The murder of a young woman taking a stroll on a San Francisco pier two weeks ago might have been received by a jaded public as just another big-city homicide, had the man who says he shot her to death not been previously deported five times to Mexico — and had the case not been adopted as a cause célèbre by insurgent Republican presidential candidate Donald Trump.
Trump seized on the fatal and apparently random shooting of 32-year-old Kathryn Steinle by Juan Francisco Lopez-Sanchez, who confessed to pulling the trigger in a jailhouse interview aired on local television, as proof that the candidate’s controversial characterization last month of Mexican border-crossers as criminals and rapists was true, even if studies that go beyond tragic incidents have shown that notion to be false.
“This senseless and totally preventable act of violence committed by an illegal immigrant is yet another example of why we must secure our border immediately,” Trump said in a statement after Steinle’s death. “This is an absolutely disgraceful situation and I am the only one that can fix it. Nobody else has the guts to even talk about it. That won’t happen if I become President.”
As the real-estate mogul has taken off in the polls, Trump’s comments have forced other Republicans, who are still grappling with how best to handle his entry into the race, to weigh in on the San Francisco case. Their position: to oppose local governments that limit their cooperation with federal immigration authorities, a practice that means different things in different places but is derided by critics as the creation of “sanctuary” cities.
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That includes the two candidates from Miami, whose own home county doesn’t fully cooperate with the feds on immigration enforcement.
“We ought to eliminate sanctuary cities,” former Florida Gov. Jeb Bush said last week at a New Hampshire campaign event. “We shouldn’t provide law enforcement monies for cities like San Francisco until they change their policies.”
“One of the things we talked about in the past, and we tried to get included with negotiations with Democrats in the past, is the idea of getting rid of the sanctuary city situation,” Florida Sen. Marco Rubio said last week in a Fox News interview.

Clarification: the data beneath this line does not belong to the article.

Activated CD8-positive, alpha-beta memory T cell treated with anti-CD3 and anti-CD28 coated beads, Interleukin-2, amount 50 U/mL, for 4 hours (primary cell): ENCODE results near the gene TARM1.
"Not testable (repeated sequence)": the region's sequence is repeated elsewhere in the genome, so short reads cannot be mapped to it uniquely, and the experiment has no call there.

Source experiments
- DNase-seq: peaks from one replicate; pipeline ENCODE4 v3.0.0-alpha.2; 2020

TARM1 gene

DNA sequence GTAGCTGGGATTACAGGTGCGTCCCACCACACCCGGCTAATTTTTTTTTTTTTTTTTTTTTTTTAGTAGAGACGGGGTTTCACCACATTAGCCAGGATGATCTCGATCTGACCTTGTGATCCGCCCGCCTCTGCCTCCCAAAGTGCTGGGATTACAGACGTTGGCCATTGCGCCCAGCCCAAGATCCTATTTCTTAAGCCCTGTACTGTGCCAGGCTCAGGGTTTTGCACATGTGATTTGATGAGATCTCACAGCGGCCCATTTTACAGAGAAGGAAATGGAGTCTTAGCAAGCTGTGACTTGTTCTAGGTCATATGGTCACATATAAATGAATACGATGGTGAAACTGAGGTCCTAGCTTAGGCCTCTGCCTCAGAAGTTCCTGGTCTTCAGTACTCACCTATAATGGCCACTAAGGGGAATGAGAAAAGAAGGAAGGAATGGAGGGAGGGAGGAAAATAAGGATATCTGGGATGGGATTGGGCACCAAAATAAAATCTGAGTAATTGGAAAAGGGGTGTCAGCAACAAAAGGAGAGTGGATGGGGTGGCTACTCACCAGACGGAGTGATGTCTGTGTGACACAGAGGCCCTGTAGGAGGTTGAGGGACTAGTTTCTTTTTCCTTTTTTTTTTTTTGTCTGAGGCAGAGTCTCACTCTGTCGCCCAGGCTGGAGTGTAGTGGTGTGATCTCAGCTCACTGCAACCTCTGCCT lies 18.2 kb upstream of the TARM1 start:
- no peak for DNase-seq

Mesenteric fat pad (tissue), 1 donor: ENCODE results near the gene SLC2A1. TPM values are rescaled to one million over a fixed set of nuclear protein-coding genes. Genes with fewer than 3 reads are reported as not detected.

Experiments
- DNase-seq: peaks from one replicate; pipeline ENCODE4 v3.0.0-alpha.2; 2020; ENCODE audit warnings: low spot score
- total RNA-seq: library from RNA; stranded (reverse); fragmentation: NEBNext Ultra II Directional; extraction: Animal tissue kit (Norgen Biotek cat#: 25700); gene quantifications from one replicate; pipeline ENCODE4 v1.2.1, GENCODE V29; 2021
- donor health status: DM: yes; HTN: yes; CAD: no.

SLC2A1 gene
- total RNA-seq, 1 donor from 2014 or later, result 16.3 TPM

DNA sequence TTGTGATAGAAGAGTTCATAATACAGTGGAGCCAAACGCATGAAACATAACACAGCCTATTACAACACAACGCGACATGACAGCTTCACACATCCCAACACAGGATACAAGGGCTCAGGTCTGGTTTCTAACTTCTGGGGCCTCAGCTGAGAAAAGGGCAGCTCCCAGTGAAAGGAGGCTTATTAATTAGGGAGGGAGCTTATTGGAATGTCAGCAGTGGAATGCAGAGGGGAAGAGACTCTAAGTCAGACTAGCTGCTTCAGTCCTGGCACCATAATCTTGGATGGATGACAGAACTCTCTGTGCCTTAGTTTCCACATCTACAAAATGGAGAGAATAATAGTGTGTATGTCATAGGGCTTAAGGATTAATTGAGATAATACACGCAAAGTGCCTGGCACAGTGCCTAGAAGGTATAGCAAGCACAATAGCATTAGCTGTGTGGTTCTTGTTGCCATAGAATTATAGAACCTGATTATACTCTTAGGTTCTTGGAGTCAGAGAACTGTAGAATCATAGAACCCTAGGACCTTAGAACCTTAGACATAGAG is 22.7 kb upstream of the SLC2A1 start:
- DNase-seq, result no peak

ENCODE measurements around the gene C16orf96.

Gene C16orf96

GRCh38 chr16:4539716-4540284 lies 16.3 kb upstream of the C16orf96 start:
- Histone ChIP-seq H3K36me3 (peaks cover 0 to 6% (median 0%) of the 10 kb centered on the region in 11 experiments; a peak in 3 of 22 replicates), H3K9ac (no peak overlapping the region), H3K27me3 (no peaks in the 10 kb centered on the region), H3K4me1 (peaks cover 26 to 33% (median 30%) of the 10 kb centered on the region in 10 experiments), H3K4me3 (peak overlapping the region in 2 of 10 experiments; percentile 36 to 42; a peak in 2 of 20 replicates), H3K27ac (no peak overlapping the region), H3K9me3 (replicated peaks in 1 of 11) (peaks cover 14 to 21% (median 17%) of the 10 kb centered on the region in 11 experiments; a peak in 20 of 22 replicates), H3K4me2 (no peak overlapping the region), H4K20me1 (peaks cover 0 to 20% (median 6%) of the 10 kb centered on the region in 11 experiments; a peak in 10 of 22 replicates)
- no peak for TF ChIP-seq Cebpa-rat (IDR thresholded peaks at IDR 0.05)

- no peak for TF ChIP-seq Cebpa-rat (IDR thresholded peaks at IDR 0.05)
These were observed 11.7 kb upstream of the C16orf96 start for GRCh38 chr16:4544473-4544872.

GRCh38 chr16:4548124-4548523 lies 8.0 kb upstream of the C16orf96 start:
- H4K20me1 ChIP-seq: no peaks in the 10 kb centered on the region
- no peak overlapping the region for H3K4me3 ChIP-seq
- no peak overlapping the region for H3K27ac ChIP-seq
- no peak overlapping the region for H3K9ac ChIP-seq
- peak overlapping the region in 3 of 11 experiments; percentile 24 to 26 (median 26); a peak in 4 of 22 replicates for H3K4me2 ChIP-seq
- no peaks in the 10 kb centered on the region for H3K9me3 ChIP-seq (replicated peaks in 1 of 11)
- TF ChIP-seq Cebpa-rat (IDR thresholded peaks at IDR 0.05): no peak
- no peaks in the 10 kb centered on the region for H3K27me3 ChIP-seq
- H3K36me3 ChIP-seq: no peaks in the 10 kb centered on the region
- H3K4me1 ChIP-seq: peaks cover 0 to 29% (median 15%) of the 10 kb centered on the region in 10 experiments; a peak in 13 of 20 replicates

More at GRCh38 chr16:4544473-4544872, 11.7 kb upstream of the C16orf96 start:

It’s unclear if either of the candidates knew that Miami-Dade County is listed by some advocates as a “sanctuary” for immigrants. Neither the Rubio nor Bush campaigns responded to an email from the Miami Herald asking for clarification. Rubio was statehouse speaker in 2008 when a bill foundered that would have prevented “sanctuary” cities in Florida.
Miami-Dade is not San Francisco, which has a quarter-century-old law declaring it a “city and county of refuge” and generally bans public employees from assisting Immigration and Customs Enforcement with investigations or arrests unless required by a law or a warrant. The law has an exception for people convicted of felonies.
While Miami-Dade doesn’t go that far, the county has stopped complying for the past year and a half with immigration requests to keep people in custody. Unless a warrant exists for a person’s arrest, Miami-Dade won’t hold detainees for 48 hours just so immigration can pick them up.
That hardly makes the county a haven for immigrants who are in the country illegally, according to Miami-Dade Mayor Carlos Gimenez, who rejected the characterization of a “sanctuary.”
“A felon ICE detainee we got, we keep,” Gimenez told the Miami Herald’s editorial board last week.